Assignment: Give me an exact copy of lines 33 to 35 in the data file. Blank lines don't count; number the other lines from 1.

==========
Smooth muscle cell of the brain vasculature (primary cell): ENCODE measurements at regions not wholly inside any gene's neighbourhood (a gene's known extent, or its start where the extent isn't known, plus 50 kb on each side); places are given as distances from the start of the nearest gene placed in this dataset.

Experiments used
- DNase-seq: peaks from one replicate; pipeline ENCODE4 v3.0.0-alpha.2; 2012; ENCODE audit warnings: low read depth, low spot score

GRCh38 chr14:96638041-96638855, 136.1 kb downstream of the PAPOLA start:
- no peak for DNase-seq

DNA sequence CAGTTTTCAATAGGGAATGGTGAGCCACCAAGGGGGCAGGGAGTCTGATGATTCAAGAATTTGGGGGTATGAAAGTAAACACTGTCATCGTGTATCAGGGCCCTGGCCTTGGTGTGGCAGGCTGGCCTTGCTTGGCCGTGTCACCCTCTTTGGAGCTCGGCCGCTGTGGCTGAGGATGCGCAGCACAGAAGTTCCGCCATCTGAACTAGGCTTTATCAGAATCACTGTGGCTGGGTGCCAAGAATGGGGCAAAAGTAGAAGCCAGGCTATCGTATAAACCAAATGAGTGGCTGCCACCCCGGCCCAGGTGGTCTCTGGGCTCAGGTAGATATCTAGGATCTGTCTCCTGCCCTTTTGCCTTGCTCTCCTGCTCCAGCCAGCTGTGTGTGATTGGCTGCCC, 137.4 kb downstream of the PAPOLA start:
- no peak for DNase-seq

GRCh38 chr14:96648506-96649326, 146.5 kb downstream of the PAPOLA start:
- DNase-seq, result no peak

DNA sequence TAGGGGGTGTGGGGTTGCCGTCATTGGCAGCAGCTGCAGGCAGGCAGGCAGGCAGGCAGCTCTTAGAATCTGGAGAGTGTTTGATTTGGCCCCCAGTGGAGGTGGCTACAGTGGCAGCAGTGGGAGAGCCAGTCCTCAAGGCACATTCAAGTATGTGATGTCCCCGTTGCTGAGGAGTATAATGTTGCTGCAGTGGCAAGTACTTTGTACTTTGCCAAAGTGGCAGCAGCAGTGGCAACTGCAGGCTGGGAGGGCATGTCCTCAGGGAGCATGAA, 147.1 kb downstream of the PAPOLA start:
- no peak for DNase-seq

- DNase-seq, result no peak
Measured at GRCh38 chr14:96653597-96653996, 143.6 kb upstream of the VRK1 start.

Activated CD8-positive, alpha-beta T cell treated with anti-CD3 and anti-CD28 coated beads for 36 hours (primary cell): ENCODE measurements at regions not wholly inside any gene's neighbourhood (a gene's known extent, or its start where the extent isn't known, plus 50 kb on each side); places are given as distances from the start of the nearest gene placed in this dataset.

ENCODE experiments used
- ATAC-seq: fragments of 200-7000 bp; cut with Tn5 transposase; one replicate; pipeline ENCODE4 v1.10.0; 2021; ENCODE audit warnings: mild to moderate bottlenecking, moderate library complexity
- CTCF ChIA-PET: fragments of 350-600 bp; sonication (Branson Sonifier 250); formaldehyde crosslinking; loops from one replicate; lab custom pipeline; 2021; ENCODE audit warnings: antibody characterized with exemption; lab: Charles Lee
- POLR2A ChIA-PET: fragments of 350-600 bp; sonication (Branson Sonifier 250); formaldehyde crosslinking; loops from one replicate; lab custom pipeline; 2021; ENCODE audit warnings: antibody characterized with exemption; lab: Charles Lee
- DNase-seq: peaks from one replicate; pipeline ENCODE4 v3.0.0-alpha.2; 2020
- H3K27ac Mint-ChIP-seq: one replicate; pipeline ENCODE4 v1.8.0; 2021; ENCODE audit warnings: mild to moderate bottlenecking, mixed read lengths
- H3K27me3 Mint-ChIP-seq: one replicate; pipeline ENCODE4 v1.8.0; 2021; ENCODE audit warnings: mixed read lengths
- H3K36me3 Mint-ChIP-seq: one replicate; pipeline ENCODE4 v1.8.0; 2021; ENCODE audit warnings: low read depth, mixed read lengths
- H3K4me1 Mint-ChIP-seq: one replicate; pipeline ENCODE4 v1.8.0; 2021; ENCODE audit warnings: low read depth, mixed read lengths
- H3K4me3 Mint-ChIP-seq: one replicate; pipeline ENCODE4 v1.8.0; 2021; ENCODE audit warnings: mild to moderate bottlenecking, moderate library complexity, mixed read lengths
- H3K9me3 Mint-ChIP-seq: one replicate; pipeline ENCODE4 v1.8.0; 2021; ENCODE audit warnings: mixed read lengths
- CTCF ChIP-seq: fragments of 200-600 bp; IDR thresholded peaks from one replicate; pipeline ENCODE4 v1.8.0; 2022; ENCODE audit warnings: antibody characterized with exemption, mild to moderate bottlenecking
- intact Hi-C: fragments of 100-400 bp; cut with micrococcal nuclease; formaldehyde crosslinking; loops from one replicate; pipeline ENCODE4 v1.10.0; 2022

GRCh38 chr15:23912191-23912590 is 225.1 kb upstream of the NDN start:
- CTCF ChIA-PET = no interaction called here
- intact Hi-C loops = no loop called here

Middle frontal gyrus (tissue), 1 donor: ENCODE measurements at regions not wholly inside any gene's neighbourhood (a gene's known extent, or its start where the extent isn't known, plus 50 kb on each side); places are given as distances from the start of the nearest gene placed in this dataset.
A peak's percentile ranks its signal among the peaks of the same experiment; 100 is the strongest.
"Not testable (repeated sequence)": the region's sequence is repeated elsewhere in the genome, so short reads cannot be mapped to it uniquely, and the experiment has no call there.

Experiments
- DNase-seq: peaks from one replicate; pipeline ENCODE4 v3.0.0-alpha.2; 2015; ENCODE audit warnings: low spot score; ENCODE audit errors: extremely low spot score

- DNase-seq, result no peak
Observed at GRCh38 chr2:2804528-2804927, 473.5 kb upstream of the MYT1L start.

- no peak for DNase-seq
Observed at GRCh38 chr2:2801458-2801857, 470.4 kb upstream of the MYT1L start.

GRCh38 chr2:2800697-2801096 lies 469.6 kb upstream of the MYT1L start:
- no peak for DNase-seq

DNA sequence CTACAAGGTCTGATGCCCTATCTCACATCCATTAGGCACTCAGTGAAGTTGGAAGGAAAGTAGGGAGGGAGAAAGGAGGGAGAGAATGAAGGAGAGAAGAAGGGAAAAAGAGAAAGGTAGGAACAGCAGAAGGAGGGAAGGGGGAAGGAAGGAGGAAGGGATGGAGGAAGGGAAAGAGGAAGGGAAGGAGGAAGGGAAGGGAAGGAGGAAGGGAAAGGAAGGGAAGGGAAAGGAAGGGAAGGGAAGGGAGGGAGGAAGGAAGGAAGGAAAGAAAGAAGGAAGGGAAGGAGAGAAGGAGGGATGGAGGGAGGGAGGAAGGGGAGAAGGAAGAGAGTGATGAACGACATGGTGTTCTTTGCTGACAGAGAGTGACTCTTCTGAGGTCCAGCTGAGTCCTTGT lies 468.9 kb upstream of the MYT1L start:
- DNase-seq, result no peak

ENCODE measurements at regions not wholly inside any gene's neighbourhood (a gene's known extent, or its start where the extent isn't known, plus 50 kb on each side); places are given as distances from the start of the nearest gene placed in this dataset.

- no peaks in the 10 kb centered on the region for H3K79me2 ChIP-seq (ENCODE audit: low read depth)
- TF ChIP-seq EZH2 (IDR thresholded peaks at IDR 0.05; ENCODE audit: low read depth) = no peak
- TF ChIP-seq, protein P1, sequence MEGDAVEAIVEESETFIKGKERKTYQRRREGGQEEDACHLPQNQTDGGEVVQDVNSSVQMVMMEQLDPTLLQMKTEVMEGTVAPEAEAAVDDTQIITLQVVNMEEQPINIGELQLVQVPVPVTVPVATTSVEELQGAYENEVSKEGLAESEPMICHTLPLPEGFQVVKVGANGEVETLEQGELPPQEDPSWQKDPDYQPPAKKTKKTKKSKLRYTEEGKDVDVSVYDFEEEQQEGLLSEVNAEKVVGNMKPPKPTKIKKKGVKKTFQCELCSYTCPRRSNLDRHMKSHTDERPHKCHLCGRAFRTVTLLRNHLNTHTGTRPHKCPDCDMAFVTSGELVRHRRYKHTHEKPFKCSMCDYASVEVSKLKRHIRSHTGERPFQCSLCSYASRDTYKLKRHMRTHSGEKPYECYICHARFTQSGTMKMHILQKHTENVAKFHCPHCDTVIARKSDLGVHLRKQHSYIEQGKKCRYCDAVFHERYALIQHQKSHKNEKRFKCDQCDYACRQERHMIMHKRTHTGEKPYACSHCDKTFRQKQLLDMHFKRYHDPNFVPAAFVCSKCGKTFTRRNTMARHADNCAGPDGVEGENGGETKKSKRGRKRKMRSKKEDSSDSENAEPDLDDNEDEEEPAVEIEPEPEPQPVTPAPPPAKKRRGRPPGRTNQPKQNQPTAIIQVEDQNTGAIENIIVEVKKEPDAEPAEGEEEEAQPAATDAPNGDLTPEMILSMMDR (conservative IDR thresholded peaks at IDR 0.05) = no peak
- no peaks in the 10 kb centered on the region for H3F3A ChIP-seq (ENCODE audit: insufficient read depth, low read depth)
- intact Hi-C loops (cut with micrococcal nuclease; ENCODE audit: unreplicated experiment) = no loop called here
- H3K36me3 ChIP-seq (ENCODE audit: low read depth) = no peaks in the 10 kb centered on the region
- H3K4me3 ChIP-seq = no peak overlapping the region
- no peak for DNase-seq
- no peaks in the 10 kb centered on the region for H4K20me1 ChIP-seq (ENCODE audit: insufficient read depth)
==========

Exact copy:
"Not testable (repeated sequence)": the region's sequence is repeated elsewhere in the genome, so short reads cannot be mapped to it uniquely, and the experiment has no call there.

Experiments
- DNase-seq: peaks from one replicate; pipeline ENCODE4 v3.0.0-alpha.2; 2015; ENCODE audit warnings: low spot score; ENCODE audit errors: extremely low spot score